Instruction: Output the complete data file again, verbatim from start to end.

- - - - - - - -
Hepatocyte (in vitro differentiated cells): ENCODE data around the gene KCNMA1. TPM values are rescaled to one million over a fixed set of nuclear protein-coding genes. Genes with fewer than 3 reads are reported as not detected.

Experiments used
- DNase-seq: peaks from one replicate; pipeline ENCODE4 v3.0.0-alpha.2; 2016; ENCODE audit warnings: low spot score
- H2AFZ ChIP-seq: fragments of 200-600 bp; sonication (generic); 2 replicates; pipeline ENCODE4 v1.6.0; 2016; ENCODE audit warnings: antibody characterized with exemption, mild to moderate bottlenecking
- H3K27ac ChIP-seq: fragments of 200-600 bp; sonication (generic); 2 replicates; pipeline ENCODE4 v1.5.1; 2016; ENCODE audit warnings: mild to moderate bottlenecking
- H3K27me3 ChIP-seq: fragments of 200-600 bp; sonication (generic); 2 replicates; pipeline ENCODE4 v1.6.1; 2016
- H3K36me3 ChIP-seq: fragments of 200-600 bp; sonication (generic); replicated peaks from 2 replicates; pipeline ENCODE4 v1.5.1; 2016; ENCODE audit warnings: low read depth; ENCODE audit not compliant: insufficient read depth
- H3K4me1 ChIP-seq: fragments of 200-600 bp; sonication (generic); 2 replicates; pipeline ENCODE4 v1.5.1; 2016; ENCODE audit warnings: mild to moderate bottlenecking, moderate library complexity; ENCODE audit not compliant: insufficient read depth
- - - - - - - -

Hepatocyte (in vitro differentiated cells): ENCODE data around the gene KCNMA1. TPM values are rescaled to one million over a fixed set of nuclear protein-coding genes. Genes with fewer than 3 reads are reported as not detected.

Experiments used
- DNase-seq: peaks from one replicate; pipeline ENCODE4 v3.0.0-alpha.2; 2016; ENCODE audit warnings: low spot score
- H2AFZ ChIP-seq: fragments of 200-600 bp; sonication (generic); 2 replicates; pipeline ENCODE4 v1.6.0; 2016; ENCODE audit warnings: antibody characterized with exemption, mild to moderate bottlenecking
- H3K27ac ChIP-seq: fragments of 200-600 bp; sonication (generic); 2 replicates; pipeline ENCODE4 v1.5.1; 2016; ENCODE audit warnings: mild to moderate bottlenecking
- H3K27me3 ChIP-seq: fragments of 200-600 bp; sonication (generic); 2 replicates; pipeline ENCODE4 v1.6.1; 2016
- H3K36me3 ChIP-seq: fragments of 200-600 bp; sonication (generic); replicated peaks from 2 replicates; pipeline ENCODE4 v1.5.1; 2016; ENCODE audit warnings: low read depth; ENCODE audit not compliant: insufficient read depth
- H3K4me1 ChIP-seq: fragments of 200-600 bp; sonication (generic); 2 replicates; pipeline ENCODE4 v1.5.1; 2016; ENCODE audit warnings: mild to moderate bottlenecking, moderate library complexity; ENCODE audit not compliant: insufficient read depth